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Re: Error in FAQ

From: Valentin Villenave
Subject: Re: Error in FAQ
Date: Sun, 11 Jan 2009 15:41:57 +0100

2008/12/4 Dana S Emery <address@hidden>:
> I submit this as a bug report because I didnt see any better way to bring the
> matter to attention.

Greetings and thank you for your contribution (with much delay).

We have precisely entered a major rewriting/redesigning process of our
website, to it is the right time to correct such things.

> Your text follows
> What is engraving?
> Originally, music was printed by stamping and engraving symbols mirrored into
> metal plates. The plates were inked, and paper was pressed to it, yielding a
> left-to-right printing. Hence, professional music typography is now known as
> engraving, even when it is done with computers today. People who do this are
> called engravers or copyists.
> -=-=-=-=-=-
> The initial word 'Originally' gives the reader the false impression that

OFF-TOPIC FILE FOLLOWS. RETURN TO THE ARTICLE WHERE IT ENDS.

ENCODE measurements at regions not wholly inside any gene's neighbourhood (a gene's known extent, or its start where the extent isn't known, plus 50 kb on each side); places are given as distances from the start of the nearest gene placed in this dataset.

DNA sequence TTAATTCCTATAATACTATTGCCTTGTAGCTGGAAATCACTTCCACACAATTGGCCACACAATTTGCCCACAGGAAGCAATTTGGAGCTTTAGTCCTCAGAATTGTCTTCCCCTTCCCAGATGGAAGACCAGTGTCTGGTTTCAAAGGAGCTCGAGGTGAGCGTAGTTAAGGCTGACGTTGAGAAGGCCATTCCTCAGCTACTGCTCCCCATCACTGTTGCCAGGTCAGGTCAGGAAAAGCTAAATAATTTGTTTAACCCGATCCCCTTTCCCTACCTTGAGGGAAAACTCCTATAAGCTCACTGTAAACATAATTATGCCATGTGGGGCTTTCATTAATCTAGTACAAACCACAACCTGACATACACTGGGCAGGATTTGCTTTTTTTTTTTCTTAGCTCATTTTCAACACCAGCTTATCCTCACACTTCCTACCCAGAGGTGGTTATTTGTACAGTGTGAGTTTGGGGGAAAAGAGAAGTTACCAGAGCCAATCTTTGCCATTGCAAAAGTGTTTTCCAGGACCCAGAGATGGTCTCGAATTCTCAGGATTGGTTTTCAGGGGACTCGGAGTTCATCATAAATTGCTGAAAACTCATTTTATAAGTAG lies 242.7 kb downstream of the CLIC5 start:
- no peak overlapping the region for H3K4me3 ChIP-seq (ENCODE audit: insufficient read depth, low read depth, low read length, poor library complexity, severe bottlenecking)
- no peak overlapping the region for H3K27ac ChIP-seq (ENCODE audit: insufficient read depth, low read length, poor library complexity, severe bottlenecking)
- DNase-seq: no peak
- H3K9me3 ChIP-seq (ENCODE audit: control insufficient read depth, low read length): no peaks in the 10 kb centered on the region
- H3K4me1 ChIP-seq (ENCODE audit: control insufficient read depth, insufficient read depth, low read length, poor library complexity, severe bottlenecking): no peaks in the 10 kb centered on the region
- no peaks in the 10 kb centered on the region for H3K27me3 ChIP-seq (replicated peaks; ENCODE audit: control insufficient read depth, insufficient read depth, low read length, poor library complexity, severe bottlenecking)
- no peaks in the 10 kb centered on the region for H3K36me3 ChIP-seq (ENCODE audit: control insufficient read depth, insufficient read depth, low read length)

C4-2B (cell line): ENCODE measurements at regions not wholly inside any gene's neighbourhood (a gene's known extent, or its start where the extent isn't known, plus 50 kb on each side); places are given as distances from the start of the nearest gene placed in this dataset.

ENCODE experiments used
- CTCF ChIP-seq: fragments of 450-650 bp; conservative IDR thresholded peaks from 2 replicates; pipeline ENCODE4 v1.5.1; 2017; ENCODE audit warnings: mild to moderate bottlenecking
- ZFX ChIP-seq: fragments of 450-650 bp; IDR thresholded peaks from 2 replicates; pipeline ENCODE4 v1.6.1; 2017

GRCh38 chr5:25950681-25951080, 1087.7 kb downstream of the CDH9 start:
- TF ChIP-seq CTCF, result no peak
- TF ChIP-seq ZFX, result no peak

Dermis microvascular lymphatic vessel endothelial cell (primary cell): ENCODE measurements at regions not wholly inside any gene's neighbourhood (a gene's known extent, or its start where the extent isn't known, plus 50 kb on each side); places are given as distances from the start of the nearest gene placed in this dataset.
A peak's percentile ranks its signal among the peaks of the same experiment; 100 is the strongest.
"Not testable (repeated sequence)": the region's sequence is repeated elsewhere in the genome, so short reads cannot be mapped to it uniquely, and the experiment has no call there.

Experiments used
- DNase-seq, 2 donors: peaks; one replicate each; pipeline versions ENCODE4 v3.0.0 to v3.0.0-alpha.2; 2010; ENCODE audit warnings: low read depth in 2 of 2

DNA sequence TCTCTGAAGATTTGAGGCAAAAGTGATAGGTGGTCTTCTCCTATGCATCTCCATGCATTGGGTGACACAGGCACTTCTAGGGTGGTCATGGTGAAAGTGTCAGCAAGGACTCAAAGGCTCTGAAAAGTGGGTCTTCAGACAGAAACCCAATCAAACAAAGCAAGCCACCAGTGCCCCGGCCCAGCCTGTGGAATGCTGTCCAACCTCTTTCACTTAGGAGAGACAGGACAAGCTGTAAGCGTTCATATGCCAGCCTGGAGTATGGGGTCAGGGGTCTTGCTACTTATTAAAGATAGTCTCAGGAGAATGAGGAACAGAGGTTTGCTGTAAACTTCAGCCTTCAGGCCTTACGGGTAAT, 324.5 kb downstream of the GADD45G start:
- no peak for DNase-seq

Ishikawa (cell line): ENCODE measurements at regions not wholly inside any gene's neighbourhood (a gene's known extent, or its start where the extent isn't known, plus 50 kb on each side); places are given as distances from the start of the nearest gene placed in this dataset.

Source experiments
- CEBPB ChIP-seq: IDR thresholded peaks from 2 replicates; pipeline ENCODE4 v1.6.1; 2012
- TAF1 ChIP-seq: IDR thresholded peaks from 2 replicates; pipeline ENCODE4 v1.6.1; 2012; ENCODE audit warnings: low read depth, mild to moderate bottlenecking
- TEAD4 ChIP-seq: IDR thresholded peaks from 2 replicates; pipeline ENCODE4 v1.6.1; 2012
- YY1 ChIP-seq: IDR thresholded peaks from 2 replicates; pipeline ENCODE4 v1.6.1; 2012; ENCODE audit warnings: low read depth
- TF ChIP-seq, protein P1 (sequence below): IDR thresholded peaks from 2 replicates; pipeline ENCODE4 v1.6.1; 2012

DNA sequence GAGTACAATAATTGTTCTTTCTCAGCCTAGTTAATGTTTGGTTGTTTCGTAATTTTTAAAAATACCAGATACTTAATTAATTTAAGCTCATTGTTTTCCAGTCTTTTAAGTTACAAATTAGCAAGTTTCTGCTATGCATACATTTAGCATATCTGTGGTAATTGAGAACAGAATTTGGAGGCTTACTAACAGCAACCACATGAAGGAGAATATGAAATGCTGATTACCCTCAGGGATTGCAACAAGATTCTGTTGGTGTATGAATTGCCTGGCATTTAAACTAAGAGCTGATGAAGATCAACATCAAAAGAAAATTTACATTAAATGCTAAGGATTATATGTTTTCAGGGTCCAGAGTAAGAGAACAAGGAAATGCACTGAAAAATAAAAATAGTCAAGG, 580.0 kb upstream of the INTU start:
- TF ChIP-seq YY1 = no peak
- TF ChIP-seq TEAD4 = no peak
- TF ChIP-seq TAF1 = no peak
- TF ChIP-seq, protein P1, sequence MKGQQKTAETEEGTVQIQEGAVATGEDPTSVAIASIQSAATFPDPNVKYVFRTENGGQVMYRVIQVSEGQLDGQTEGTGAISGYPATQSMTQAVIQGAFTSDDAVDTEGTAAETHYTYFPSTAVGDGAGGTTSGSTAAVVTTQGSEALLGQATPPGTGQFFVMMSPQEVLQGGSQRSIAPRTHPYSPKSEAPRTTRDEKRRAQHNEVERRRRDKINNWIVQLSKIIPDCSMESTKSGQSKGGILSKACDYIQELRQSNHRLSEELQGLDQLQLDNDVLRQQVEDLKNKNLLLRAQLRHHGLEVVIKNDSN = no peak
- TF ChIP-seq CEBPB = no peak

> engraving was the first and only process used by printers.  That is false.  
> You
> completely ignore the well documented use of wood blocks and typeset music.  
> In
> London, typeset music held on against engraving into the late 1600's.
> I realise you want to keep things simple, but this is a serious distortion of
> the history of music printing.
> Consider the following.
> Music was a technological challenge to early european printers.  Several
> processes were explored, including hand-carved wooden blocks, hand-drawing
> either the lines or the notes, movable type, and engraved sheets of thin metal
> (usually copper). Typesetting had the advantage of being more easily 
> corrected,
> but in the end the abillity to do unimpeded layout and unanticipated notation
> gave engraving the edge; only todays computerized engraving has supplanted it
> by combining the advantages of all the approaches.
> -=-=-=-=-=-=-
> Please note that I deliberately ignore complications of inking and jobtitles.

While I will not take the liberty to correct this myself, I find this
suggestion accurate and sensible (even though I'm slightly reluctant
to refer to modern computerized engraving as full of advantages,
because it certainly has its downsides too).

Graham, guys, any thoughts?


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